This is why I think it’s somewhat disingenuous for the Rocket Pool docs/our outreach to refer to RPL as collateral or insurance, as it is really unable to act as either by its own design. I think RPL’s fundamental use cases are the key to its value; speculation, voting, and lowering friction do not seem to add much value at all (although ENS holders may disagree).

Regarding your comment to Yorickdowne, Lido is not better at black swan protection; they have no black swan protection. Zero. If such a thing happens, it will be entirely bourne by stETH holders. But I also think Lido’s relationship with stakers is different from ours; maybe my view is idealistic. stETH holders are customers, and are getting the Walmart brand of decentralization/insurance, and are paying less fees for that. rETH holders are part of our community. So if we can get better protection for our community members for a small cost, to me it is worthwhile.

So is your position:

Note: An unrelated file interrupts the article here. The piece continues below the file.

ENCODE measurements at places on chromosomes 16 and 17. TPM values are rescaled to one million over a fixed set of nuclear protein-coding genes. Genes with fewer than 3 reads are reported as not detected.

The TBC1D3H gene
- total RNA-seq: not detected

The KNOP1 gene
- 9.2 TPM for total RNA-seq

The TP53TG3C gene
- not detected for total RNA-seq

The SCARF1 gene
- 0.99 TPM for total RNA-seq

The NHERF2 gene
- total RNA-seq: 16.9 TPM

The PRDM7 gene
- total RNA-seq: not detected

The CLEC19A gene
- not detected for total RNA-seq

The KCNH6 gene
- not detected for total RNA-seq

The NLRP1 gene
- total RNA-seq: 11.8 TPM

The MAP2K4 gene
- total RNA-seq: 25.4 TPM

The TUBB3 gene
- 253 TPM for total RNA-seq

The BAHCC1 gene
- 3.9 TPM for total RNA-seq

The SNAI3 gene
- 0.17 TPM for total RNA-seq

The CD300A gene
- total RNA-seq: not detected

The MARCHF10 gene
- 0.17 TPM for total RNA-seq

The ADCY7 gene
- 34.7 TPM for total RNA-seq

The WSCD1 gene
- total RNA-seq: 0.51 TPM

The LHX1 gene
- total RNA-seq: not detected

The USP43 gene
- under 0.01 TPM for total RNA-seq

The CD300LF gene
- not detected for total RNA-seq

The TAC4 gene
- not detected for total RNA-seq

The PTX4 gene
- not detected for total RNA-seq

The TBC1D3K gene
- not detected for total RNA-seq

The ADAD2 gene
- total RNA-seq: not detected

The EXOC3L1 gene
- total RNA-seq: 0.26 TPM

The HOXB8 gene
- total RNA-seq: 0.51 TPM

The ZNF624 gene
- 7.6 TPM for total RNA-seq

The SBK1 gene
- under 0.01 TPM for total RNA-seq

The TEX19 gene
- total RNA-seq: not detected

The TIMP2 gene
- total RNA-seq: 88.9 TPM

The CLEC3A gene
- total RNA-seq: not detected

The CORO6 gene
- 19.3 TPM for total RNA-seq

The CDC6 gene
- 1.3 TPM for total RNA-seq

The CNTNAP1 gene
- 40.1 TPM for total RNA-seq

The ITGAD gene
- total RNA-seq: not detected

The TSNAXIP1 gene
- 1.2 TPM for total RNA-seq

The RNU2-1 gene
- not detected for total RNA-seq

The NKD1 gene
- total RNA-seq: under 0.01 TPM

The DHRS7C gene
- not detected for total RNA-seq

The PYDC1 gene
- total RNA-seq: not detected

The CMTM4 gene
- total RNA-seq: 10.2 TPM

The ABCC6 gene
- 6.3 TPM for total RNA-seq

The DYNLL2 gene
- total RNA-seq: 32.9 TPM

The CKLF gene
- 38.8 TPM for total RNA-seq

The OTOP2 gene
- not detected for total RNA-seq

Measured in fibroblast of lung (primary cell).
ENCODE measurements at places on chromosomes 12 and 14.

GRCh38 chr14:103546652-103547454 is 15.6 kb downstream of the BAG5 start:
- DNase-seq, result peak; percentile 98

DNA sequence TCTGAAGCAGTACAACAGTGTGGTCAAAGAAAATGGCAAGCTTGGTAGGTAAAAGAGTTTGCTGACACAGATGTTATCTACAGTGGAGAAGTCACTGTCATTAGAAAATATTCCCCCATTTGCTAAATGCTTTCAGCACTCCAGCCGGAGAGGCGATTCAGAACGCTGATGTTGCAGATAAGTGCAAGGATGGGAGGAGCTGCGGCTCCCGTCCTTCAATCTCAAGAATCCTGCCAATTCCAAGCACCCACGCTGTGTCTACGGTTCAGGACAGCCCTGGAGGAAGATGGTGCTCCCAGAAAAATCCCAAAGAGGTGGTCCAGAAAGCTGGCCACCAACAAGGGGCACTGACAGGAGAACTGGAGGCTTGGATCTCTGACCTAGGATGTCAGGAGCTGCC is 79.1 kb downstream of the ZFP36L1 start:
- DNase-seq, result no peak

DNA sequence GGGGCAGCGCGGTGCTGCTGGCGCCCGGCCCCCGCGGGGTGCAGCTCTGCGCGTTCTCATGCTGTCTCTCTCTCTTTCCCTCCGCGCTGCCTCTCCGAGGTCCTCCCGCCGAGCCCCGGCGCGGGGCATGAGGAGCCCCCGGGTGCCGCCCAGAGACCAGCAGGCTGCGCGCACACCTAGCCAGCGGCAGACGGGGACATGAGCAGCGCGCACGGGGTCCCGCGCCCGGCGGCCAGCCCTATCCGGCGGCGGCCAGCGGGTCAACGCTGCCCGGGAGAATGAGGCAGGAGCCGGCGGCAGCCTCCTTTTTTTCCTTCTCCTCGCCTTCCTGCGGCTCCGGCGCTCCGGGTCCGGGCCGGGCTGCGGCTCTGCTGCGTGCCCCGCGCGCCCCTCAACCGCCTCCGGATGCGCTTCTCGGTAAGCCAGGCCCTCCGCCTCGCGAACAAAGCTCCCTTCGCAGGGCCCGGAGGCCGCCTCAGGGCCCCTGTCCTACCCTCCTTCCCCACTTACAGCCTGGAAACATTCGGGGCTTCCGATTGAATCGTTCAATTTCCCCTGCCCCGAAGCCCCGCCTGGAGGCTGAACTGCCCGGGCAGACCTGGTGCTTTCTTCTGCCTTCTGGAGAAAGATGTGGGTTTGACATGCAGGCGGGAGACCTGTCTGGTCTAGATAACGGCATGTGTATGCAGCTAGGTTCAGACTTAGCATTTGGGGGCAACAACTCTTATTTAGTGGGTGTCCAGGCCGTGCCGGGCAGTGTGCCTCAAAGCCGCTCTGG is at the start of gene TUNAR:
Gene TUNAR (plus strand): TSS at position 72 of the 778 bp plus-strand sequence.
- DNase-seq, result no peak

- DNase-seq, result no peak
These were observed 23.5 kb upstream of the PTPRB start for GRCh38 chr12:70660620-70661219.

1. correlated slashing events are so unlikely it is not worth the tradeoffs to mitigate them
  2. we already provide optimal correlated slashing protection including in LEB without needing RPL
  3. our black swan protection is not entirely sufficient, but we only need to be ahead of our competition; any additional costs are wasted as they do not generate more rETH demand
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I’d say my position is:

  • We should enable actual RPL collateral for MEV theft and leakage scenarios. There’s no reason not to have these.
  • We should consider using RPL collateral for egregiously bad performance.
  • The costs of mitigating black swan events are so high that the cure is worse than the disease.
    • If competitors are doing better than us, there may be a market reason to do this even if not truly +EV. In our current reality, we can already market our massive advantage, so there’s little marginal benefit here.